Re: [AMBER] System preparation for

Date: Wed, 4 Nov 2020 11:19:38 +0530


I am talking about the systems where Zn is pre-coordinated to one of the
protein systems (so, P-Zn + P -> complex case).

In one system, the water ligand bound to the zinc ion is not quite replaced
by some atom of a protein. From literature what we know is there are three
amino acids bound to zinc (two from the zinc bound protein (P-Zn) and one
from the other protein (P)) in the complex. They also pointed out that the
fourth coordination position on zinc may be occupied by a water molecule as
they didn't observe any water signature near zinc in the electron density

For the second case, the coordination number on zinc is satisfied by four
amino acid residues (three from P-Zn and one from P). I think this is the
case that you have mentioned in your third point.

Can you guide me on how should I proceed further?

with regards,
Satyajit Khatua

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Message: 12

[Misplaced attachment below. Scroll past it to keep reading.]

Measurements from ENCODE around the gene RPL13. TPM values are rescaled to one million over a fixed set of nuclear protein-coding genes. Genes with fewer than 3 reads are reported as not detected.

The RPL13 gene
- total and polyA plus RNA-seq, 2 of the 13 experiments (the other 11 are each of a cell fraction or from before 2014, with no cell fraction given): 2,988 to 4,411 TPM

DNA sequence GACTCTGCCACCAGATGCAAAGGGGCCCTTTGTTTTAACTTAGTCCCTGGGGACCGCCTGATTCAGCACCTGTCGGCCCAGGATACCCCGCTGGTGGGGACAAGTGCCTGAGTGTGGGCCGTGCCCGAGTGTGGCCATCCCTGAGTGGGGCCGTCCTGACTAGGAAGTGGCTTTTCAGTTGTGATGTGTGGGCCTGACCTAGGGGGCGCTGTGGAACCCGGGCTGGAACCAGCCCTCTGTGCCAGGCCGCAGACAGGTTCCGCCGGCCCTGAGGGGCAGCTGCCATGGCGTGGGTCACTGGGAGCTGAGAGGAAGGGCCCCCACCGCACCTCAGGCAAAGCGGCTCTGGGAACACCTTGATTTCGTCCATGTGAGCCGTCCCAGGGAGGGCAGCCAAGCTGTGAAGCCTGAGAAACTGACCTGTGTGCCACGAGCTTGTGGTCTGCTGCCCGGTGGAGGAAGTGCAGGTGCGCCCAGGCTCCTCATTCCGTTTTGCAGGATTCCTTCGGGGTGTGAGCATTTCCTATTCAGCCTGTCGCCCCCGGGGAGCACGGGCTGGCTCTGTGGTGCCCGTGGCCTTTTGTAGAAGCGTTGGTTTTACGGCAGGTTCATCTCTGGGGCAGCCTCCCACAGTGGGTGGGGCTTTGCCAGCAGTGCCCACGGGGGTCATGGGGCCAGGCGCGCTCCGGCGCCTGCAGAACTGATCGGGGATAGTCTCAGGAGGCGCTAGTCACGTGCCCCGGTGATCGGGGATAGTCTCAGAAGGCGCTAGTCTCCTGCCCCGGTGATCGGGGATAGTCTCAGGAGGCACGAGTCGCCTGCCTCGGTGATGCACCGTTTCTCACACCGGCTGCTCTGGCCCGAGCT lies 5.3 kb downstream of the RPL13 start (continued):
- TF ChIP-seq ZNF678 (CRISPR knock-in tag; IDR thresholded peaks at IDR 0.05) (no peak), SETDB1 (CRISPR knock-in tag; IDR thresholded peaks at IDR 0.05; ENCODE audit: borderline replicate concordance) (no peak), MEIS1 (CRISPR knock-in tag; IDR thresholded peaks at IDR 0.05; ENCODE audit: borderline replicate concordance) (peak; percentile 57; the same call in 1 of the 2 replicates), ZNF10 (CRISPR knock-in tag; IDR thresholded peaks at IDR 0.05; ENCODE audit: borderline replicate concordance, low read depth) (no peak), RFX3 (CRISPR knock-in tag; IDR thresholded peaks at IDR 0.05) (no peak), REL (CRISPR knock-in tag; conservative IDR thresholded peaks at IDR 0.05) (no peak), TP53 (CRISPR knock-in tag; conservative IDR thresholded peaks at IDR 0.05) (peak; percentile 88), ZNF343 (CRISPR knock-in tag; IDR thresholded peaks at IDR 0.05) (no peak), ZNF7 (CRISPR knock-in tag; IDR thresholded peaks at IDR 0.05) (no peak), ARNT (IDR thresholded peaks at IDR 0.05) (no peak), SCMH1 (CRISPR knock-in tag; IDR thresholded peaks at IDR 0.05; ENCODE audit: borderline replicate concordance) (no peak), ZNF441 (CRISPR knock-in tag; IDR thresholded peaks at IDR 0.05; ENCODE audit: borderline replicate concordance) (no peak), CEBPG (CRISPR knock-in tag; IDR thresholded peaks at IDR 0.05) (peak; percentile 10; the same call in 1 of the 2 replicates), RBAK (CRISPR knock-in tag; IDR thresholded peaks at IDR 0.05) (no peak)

Date: Tue, 3 Nov 2020 08:57:32 -0500
From: David A Case <>
Subject: Re: [AMBER] System preparation for
To: AMBER Mailing List <>
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On Tue, Nov 03, 2020, SATYAJIT KHATUA wrote:
>Thanks a lot. If you don't mind, I am asking a different scenario with two
>protein chains bound to each other through a metal center zinc & I would
>like to calculate the protein-protein interaction energy using,
>then how should I proceed?

To me, this seems like a really difficult problem. First, estimating
the energetics of zinc-ligand interactions is difficult via force
fields. You could look at the literature for trying to calibrate Mg --
ligand interactions and think about following that path.

Second, what is the reaction you are looking at? Is is 2P + Zn ->
complex (where P is protein)? Or is it P-Zn + P -> complex, where the
Zinc is pre-coordinated to one of the two proteins? The first, a
tri-molecular reaction, is outside the scope of MMPBSA.

Third, in forming the complex, presumably a water ligand on the zinc is
being replaced by coordination to some atom of a protein. Estimating this
interaction energy by continuum dielectric theories is very sensitive to
the paramters you choose, so much so that people rarely try this for
divalent ions.

That said, you might learn things by studying this, but you should
expect to put a lot of effort into the project. Of course, that is how
simulation science advances....

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Received on Tue Nov 03 2020 - 22:00:02 PST
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